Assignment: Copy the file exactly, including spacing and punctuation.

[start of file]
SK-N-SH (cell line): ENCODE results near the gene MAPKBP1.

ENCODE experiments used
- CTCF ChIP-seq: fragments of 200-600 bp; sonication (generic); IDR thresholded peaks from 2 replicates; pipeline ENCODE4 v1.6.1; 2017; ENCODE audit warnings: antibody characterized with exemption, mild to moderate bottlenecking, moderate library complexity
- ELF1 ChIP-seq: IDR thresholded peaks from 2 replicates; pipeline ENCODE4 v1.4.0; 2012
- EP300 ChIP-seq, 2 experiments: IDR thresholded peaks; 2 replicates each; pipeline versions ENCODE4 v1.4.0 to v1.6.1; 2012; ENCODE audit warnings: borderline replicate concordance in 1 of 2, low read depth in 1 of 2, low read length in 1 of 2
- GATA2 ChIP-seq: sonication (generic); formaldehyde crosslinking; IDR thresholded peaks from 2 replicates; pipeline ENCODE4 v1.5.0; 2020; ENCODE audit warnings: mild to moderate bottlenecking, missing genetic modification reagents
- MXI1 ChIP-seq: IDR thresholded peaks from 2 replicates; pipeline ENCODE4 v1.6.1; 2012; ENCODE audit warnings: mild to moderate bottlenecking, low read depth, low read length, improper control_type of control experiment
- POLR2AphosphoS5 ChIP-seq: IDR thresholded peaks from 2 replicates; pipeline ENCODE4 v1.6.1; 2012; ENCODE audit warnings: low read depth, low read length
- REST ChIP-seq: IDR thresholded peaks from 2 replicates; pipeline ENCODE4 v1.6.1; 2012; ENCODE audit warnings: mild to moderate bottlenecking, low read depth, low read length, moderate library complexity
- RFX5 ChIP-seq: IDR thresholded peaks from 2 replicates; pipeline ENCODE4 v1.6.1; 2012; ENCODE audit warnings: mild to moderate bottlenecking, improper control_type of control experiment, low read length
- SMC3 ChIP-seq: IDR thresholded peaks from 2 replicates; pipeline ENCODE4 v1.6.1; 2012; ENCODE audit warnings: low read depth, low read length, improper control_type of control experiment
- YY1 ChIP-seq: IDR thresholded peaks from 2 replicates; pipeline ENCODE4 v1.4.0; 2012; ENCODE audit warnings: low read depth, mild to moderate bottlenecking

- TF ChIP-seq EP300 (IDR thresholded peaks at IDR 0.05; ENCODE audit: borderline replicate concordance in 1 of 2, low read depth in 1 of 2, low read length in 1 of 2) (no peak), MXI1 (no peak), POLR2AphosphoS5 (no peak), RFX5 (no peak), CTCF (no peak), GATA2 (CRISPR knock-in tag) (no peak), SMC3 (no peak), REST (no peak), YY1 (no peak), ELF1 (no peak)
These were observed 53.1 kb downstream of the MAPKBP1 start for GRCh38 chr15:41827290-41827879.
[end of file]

SK-N-SH (cell line): ENCODE results near the gene MAPKBP1.

ENCODE experiments used
- CTCF ChIP-seq: fragments of 200-600 bp; sonication (generic); IDR thresholded peaks from 2 replicates; pipeline ENCODE4 v1.6.1; 2017; ENCODE audit warnings: antibody characterized with exemption, mild to moderate bottlenecking, moderate library complexity
- ELF1 ChIP-seq: IDR thresholded peaks from 2 replicates; pipeline ENCODE4 v1.4.0; 2012
- EP300 ChIP-seq, 2 experiments: IDR thresholded peaks; 2 replicates each; pipeline versions ENCODE4 v1.4.0 to v1.6.1; 2012; ENCODE audit warnings: borderline replicate concordance in 1 of 2, low read depth in 1 of 2, low read length in 1 of 2
- GATA2 ChIP-seq: sonication (generic); formaldehyde crosslinking; IDR thresholded peaks from 2 replicates; pipeline ENCODE4 v1.5.0; 2020; ENCODE audit warnings: mild to moderate bottlenecking, missing genetic modification reagents
- MXI1 ChIP-seq: IDR thresholded peaks from 2 replicates; pipeline ENCODE4 v1.6.1; 2012; ENCODE audit warnings: mild to moderate bottlenecking, low read depth, low read length, improper control_type of control experiment
- POLR2AphosphoS5 ChIP-seq: IDR thresholded peaks from 2 replicates; pipeline ENCODE4 v1.6.1; 2012; ENCODE audit warnings: low read depth, low read length
- REST ChIP-seq: IDR thresholded peaks from 2 replicates; pipeline ENCODE4 v1.6.1; 2012; ENCODE audit warnings: mild to moderate bottlenecking, low read depth, low read length, moderate library complexity
- RFX5 ChIP-seq: IDR thresholded peaks from 2 replicates; pipeline ENCODE4 v1.6.1; 2012; ENCODE audit warnings: mild to moderate bottlenecking, improper control_type of control experiment, low read length
- SMC3 ChIP-seq: IDR thresholded peaks from 2 replicates; pipeline ENCODE4 v1.6.1; 2012; ENCODE audit warnings: low read depth, low read length, improper control_type of control experiment
- YY1 ChIP-seq: IDR thresholded peaks from 2 replicates; pipeline ENCODE4 v1.4.0; 2012; ENCODE audit warnings: low read depth, mild to moderate bottlenecking

- TF ChIP-seq EP300 (IDR thresholded peaks at IDR 0.05; ENCODE audit: borderline replicate concordance in 1 of 2, low read depth in 1 of 2, low read length in 1 of 2) (no peak), MXI1 (no peak), POLR2AphosphoS5 (no peak), RFX5 (no peak), CTCF (no peak), GATA2 (CRISPR knock-in tag) (no peak), SMC3 (no peak), REST (no peak), YY1 (no peak), ELF1 (no peak)
These were observed 53.1 kb downstream of the MAPKBP1 start for GRCh38 chr15:41827290-41827879.